Yijala Yala Project/
Getting caught on the wrong side of the tracks on your way in to Roebourne—a small town in the Pilbara in Northern WA—could mean waiting 20 minutes for the longest train in Australia to pass. When I was in Roebourne in April 2014, plans to duplicate the line were underway. Should we anticipate a 40 minute wait? It sounds like a long time. In a place where every viewpoint presents an endless vista of spinifex, marshland and little else, waiting anytime for anything seems absurd. But these days, Roebourne sits in the middle of a hive of industrial activity and that 20 minute wait is accelerating the largest transformation of the landscape since the ice age 5000 years ago. The train runs 24-7. It travels from deep in the Pilbara to the West Australian coastline where cargo ships wait to ship the iron ore off to China or Brazil or somewhere else far away. I don’t really know where they’re going. I just see them leaving full and coming back empty.
This repetition of industry is a fixture more permanent than some of the hills surrounding Roebourne. In a short drive from Roebourne to Point Samson, I remember pointing toward the Cape Lambert horizon and asking my colleague, Tyson Mowarin, “Wasn’t there a hill there?” “Sure. There was one there, and an even bigger one there.” He gestures off to the right. His hand pans across the landscape and stops in line with one last big hill: “They’ve left that one so you can’t see what’s happening on the other side.” Tyson’s remark reminded me of a tactic used in my hometown of Burnie, Tasmania, where the loggers would leave a row of trees standing so you couldn’t see the deforestation happening behind them.
Tyson is a local Ngarluma man, who’s lived his whole life in this area. “Do you wanna take a look?”, he asks, as he steers the car up a little gravel road leading up the hill. “It’s funny,” he says, “they’ve even created a lookout for us.” As we drove up the hill, I observed signs that notified the next explosion times.
This lookout is dedicated to watching, from a safe distance, the destruction of the landscape. I have to admit I was excited by the prospect of seeing an entire mountain explode but Tyson’s solemn face soon hampered that feeling. When we got to the top, it was clear how painful it must be for him to see the landscape flattened. Visitors to the Pilbara always comment on how striking it is. They talk about the contrast between the perfect blue skies, the vivid green spinifex hills and the rich red earth. From the lookout all we could see was red: red earth and a cloud of red dust. In the dust, massive trucks – looking as small as ants from the distance – moved machinery and rubble back and forth. We were overlooking a fresh scar: the new home for the Cape Lambert expansion project. Cape Lambert is already home to some of the largest mining equipment on the planet and now it’s doubling in size.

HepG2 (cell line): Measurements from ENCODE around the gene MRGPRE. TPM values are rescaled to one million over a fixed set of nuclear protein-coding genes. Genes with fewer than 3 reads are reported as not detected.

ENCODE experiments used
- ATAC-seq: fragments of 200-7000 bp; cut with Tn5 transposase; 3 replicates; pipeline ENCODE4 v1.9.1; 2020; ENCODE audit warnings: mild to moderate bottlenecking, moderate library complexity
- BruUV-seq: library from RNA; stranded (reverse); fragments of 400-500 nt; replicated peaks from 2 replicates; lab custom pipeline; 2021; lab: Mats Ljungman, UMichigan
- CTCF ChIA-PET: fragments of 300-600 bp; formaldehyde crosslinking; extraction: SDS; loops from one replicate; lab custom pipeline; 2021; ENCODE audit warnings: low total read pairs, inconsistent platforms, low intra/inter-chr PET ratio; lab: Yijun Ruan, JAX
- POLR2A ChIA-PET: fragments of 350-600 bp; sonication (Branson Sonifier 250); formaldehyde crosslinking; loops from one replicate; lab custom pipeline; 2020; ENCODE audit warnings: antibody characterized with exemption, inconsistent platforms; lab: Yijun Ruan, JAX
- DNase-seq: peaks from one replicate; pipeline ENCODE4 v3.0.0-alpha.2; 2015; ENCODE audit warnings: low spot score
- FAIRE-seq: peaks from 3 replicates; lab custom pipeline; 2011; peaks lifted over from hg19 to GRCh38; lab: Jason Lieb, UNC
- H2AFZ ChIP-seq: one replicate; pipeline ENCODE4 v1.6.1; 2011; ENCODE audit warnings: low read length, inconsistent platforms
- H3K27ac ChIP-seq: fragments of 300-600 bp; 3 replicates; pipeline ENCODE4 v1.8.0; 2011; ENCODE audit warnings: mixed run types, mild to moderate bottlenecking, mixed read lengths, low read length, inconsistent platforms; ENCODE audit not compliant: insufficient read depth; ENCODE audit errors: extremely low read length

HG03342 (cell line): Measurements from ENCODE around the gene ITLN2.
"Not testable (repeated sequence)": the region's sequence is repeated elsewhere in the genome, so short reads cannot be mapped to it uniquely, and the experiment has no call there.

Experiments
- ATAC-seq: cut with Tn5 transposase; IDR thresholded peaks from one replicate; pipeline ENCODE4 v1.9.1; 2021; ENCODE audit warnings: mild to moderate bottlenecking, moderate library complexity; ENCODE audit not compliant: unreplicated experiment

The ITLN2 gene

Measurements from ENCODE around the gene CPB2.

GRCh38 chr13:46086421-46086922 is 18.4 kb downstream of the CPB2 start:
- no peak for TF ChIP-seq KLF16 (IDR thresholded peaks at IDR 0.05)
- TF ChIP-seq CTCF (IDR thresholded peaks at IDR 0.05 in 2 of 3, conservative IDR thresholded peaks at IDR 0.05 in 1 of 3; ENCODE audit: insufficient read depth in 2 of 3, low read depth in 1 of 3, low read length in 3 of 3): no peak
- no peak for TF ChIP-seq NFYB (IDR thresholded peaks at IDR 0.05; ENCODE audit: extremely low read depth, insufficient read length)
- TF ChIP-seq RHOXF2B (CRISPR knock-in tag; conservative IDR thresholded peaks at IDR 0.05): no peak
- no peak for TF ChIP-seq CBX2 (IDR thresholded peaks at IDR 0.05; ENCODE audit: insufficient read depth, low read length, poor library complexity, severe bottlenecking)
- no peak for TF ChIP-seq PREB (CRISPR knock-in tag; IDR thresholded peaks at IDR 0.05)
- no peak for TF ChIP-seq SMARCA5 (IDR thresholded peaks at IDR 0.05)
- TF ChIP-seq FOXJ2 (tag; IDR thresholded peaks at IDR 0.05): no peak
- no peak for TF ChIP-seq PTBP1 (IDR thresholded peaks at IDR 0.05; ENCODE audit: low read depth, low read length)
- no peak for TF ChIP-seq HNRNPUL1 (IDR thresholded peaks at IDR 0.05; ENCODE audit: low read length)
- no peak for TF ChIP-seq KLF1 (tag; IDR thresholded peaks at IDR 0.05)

Tyson is an artist and filmmaker and, like myself, he is working on creative projects that aim to transmit the cultural heritage of the region and his people. I work for Big hART – an arts and social change company – on the Yijala Yala Project. Tyson has his own company, Weerianna Street Media, where he has produced dozens of short documentaries and films that he hosts on his website.
Both Yijala Yala and Tyson’s Weerianna Street Media are being funded under a federal conservation agreement. In 2007, Woodside Energy (Australia’s largest independent oil and gas company) entered into an agreement with the Commonwealth Government to support projects that work to protect, identify, manage and transmit knowledge regarding the heritage of the Dampier Archipelago. This area includes Murujuga, also known as the Burrup Peninsula: a UNESCO listed heritage site that is home to over 1 million ancient petroglyphs, some of which date back 30,000 years.
The ancient carvings tell us stories of how people have lived for thousands of years. They are some of the oldest records we have. As the mining industry carves a new narrative in to the country, we ask ourselves what stories will define this era and what stories do we want to preserve? The great Rio Tinto snake that carried the ore on its back from the centre of the earth, or the Yindjibarndi Warlu (snake) that carved the river beds and brought the storm?
One of the aims of the Yijala Yala Project is to ensure the cultural resources of the area are seen as equal to the mining resources. Since 2010, we have worked with the Aboriginal community of Roebourne to develop skills and create content that communicates their cultural heritage to a wide audience. Using technology and current forms of storytelling like comic strips and videogames, we have created a new range of story resources.
In Neomad, more than 50 members of the community imagine a Roebourne of the future as an interactive iPad series where the mining industry has been replaced with space tourism. In the nationally touring theatre show Hipbone Sticking Out, we retell the story of the Aboriginal people from Roebourne through the lens of the early death of 16-year-old John Pat, who recalls the 400 years of events that led to him being involved in an altercation with the police, hitting his head on the pavement and left to die in a Police Cell in 1983. In Murru, we recorded original songs with the inmates of the Roebourne Regional Prison. For lovepunks.com, we worked with young people to create Roebourne as a stop-motion videogame with zombies and magical crystals. Through all the projects, we’ve set out to highlight the cultural heritage of this area as living, continually evolving and in the ‘here and now’.